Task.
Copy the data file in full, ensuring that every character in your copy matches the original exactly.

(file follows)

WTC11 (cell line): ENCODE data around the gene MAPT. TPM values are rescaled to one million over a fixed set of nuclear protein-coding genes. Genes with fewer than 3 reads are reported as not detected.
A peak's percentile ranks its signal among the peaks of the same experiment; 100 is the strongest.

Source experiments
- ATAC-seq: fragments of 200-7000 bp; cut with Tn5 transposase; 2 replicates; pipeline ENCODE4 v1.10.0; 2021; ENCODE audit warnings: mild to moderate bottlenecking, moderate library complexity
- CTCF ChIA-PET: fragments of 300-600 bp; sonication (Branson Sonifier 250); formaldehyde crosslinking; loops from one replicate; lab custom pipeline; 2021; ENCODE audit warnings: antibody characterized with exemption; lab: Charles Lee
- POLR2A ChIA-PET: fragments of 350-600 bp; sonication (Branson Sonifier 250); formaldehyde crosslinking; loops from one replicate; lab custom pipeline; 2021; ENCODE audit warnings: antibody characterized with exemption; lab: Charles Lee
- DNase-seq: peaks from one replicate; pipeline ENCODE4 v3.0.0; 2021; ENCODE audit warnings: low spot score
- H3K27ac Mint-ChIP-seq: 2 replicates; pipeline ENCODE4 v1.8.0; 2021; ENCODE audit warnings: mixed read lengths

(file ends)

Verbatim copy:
WTC11 (cell line): ENCODE data around the gene MAPT. TPM values are rescaled to one million over a fixed set of nuclear protein-coding genes. Genes with fewer than 3 reads are reported as not detected.
A peak's percentile ranks its signal among the peaks of the same experiment; 100 is the strongest.

Source experiments
- ATAC-seq: fragments of 200-7000 bp; cut with Tn5 transposase; 2 replicates; pipeline ENCODE4 v1.10.0; 2021; ENCODE audit warnings: mild to moderate bottlenecking, moderate library complexity
- CTCF ChIA-PET: fragments of 300-600 bp; sonication (Branson Sonifier 250); formaldehyde crosslinking; loops from one replicate; lab custom pipeline; 2021; ENCODE audit warnings: antibody characterized with exemption; lab: Charles Lee
- POLR2A ChIA-PET: fragments of 350-600 bp; sonication (Branson Sonifier 250); formaldehyde crosslinking; loops from one replicate; lab custom pipeline; 2021; ENCODE audit warnings: antibody characterized with exemption; lab: Charles Lee
- DNase-seq: peaks from one replicate; pipeline ENCODE4 v3.0.0; 2021; ENCODE audit warnings: low spot score
- H3K27ac Mint-ChIP-seq: 2 replicates; pipeline ENCODE4 v1.8.0; 2021; ENCODE audit warnings: mixed read lengths